I wanted to experiment with lacquer, so that’s what I used here. 4 coats. Probably not ideal for a shop, but it should be fine. Whew! The smell!

For the slot closeup I had to pick the worse one. Dummy. The jig saw blade (that I was MILKING) drifted at the end, just before it snapped. I was amazed by how a sharp blade – something with less than 40 hours on it – cut! ;)

There’s another “pocket” on the back, which I didn’t show. I really like the table design and think it’s going to be amazing to use.

So now I need something to assemble. Oh, and some hold downs and clamps.

30 comments so far

View Monte Pittman's profile

Monte Pittman

30407 posts in 2787 days

#1 posted 02-07-2013 03:03 PM

Looks great and will be easy to find in the shop.

-- Nature created it, I just assemble it.

View Ken90712's profile


17701 posts in 3637 days

#2 posted 02-07-2013 03:05 PM

Nice work, your right BB Plywood can be pricey!!! We have all made mistakes no doubt. The key is you fixed them. Blondie gets mad if I point out little things I’m not happy with. Like my last post, some cutting board’s I was a little disappointed with. This should serve you well and the laminate will help when you need to scrape the excess glue off. Nice post!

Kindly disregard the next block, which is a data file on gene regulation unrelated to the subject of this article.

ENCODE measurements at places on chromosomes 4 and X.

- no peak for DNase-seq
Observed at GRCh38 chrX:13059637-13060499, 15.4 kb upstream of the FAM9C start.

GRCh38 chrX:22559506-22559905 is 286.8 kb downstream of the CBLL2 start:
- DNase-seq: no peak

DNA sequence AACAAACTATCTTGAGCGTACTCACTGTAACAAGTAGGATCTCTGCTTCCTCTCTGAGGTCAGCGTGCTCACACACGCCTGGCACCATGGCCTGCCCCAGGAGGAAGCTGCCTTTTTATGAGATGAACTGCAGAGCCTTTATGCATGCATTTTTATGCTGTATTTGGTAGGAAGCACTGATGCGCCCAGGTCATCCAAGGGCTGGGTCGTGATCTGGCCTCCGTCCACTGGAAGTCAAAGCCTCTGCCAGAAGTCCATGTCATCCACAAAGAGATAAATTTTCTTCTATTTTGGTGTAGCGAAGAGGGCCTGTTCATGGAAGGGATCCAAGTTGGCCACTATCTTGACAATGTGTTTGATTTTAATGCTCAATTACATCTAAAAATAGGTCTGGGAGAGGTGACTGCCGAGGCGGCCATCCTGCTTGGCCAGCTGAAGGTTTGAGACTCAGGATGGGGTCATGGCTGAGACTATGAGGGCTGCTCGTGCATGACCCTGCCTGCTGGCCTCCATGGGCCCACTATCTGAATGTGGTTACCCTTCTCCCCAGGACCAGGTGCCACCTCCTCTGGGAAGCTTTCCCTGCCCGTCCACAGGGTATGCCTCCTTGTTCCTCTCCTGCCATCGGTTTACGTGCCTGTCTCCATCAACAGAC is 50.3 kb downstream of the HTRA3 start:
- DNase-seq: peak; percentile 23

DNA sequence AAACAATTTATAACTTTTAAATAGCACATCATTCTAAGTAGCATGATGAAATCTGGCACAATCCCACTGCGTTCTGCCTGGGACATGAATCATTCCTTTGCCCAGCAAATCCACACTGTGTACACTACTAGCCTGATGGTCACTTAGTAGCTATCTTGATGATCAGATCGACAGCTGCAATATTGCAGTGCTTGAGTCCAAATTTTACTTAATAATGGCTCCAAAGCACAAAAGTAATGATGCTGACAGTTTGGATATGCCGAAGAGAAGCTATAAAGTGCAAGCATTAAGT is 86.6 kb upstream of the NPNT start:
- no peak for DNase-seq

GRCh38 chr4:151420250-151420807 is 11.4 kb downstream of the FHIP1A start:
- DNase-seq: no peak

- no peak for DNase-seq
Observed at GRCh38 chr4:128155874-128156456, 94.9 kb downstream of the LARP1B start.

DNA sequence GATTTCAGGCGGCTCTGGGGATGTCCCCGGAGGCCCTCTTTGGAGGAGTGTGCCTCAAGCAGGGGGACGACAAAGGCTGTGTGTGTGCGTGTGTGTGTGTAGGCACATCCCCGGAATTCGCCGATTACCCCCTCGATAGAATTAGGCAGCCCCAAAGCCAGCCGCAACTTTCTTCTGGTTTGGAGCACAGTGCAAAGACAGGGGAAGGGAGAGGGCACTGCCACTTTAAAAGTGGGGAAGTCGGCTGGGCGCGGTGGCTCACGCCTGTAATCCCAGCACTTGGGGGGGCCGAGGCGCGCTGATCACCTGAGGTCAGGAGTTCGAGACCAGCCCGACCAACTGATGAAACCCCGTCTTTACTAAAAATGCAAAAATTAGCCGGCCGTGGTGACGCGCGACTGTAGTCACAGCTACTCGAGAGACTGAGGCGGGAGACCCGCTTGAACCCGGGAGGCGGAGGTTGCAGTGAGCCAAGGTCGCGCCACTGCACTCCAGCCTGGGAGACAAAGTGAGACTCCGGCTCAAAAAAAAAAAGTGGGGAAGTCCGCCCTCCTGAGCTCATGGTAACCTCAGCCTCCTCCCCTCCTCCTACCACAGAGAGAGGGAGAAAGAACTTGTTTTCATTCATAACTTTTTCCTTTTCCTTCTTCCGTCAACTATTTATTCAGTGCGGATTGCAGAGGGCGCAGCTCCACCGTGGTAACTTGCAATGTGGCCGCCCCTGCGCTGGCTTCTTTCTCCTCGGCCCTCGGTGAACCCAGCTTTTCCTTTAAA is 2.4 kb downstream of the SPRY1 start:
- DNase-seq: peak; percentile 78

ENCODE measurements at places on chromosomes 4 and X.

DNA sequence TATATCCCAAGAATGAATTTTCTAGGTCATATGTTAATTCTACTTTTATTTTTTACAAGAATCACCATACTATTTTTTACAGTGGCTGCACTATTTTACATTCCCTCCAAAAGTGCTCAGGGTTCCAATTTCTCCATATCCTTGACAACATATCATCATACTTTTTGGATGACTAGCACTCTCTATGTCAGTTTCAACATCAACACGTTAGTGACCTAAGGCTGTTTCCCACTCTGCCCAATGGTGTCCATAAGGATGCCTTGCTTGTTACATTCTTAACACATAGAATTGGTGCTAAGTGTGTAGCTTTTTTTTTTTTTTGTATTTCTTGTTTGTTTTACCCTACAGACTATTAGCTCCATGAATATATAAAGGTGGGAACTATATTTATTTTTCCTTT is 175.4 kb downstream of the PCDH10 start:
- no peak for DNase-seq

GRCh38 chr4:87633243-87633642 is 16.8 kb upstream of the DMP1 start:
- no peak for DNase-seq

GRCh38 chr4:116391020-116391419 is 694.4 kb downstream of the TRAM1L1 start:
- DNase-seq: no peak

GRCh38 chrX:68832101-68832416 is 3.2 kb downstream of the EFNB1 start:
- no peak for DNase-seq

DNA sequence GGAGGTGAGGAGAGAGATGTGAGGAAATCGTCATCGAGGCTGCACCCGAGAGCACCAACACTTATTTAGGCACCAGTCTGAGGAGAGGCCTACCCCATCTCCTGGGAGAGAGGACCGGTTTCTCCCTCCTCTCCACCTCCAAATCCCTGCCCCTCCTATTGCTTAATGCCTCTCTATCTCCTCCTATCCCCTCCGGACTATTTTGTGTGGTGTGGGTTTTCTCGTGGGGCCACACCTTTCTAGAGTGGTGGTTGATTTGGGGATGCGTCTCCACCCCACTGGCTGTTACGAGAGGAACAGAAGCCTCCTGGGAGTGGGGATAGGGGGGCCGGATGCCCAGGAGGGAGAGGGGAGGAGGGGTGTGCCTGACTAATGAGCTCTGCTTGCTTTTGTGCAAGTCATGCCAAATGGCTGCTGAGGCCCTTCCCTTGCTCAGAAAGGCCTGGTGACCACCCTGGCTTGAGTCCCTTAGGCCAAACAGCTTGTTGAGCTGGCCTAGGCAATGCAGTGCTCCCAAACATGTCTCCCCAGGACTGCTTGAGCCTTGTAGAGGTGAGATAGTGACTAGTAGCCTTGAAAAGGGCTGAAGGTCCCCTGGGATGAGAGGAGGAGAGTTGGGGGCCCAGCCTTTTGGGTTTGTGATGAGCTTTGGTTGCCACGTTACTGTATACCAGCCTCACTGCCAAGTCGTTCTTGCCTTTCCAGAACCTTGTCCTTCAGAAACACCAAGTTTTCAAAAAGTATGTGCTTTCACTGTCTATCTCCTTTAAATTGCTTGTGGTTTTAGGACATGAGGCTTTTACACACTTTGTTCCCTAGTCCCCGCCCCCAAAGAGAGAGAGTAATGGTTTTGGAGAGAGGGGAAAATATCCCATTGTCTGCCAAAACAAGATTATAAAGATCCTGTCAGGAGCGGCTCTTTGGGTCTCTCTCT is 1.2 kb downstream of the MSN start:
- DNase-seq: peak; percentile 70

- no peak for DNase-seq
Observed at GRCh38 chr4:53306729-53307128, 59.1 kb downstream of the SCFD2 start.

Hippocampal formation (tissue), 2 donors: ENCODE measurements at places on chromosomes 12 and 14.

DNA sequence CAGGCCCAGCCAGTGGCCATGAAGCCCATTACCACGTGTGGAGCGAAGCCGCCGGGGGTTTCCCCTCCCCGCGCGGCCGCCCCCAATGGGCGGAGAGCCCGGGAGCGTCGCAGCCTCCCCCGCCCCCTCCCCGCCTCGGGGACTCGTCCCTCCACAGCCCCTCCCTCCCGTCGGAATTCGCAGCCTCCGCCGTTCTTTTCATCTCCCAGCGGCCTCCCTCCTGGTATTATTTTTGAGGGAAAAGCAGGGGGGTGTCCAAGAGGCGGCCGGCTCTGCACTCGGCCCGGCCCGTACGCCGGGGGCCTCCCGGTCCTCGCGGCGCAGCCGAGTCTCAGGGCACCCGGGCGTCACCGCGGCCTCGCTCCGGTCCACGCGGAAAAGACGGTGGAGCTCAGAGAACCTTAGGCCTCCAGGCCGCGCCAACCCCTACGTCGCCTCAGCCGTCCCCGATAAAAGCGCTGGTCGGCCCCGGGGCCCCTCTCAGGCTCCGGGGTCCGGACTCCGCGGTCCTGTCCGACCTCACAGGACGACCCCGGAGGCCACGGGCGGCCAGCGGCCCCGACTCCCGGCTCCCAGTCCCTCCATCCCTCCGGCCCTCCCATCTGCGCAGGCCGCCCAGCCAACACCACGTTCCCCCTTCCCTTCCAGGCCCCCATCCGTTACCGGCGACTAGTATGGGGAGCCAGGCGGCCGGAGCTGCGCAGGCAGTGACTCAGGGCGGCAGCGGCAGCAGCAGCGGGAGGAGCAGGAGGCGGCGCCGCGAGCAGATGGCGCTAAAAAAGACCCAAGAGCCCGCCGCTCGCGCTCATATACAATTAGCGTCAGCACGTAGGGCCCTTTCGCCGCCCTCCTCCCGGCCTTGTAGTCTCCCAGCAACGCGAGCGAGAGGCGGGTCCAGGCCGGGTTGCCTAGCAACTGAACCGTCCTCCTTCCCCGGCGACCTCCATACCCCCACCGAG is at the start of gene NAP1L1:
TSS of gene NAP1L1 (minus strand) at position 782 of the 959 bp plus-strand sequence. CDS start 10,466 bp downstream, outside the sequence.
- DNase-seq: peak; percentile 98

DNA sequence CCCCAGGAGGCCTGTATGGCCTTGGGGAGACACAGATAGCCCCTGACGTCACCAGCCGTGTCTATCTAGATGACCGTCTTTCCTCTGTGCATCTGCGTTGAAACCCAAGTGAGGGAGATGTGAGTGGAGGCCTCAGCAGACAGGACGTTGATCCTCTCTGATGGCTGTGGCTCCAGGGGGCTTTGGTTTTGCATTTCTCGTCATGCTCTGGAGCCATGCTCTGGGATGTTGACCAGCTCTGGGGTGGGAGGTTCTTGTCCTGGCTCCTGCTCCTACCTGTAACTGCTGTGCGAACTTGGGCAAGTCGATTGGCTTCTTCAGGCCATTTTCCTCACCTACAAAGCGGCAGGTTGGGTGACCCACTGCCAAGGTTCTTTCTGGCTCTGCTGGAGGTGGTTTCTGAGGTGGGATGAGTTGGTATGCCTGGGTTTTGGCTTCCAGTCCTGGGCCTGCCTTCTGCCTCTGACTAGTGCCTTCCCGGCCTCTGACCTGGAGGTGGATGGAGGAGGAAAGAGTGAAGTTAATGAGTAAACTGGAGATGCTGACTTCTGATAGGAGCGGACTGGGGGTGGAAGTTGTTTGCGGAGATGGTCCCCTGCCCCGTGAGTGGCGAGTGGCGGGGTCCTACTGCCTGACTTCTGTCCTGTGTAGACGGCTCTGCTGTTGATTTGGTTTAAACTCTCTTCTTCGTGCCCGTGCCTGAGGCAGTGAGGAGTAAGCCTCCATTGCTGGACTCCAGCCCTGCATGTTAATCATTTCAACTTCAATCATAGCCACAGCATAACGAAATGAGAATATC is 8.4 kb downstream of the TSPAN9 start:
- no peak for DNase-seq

I too love Shopnotes, I have about 5 yrs now in binders and think it is by far the best woodworking Mag. out there.

-- Ken, "Everyday above ground is a good day!"

View Marcus's profile


1165 posts in 2468 days

#3 posted 02-07-2013 04:00 PM

Great looking table. I keep trying to convince myself that I need to make something like this, but get too busy with other projects.

View ChrisK's profile


2034 posts in 3530 days

#4 posted 02-07-2013 04:37 PM

Looks good, never built a project with $120 a sheet anything. What speed where you using on the drill press with the 1-3/8 Forstner bit? I run around 400/600 RPM with the larger bits with problem. I have inexpensive China made bits. Too fast and the chips can not clear the hole and cutter and the bits overheat or just can not feed.

-- Chris K

View gawthrrw's profile


207 posts in 2896 days

#5 posted 02-07-2013 05:07 PM

I have the same magazine and thought about making this table as an assembly/outfeed table.. Great job!!

-- Rob, Dallas TX

View SteveW's profile


396 posts in 3307 days

#6 posted 02-07-2013 05:19 PM

Nice looking table.
What issue of ShopNotes did that come from?

-- On the eighth day God was back in His woodworking shop! SteveW

View Surfside's profile


3389 posts in 2622 days

#7 posted 02-07-2013 05:27 PM

Beautiful project and thanks for all the details. That was an interesting build!

-- "someone has to be wounded for others to be saved, someone has to sacrifice for others to feel happiness, someone has to die so others could live"

View Jamie Speirs's profile

Jamie Speirs

4168 posts in 3305 days

#8 posted 02-07-2013 05:44 PM

That is a great table
What are the dimensions? Looks 2×4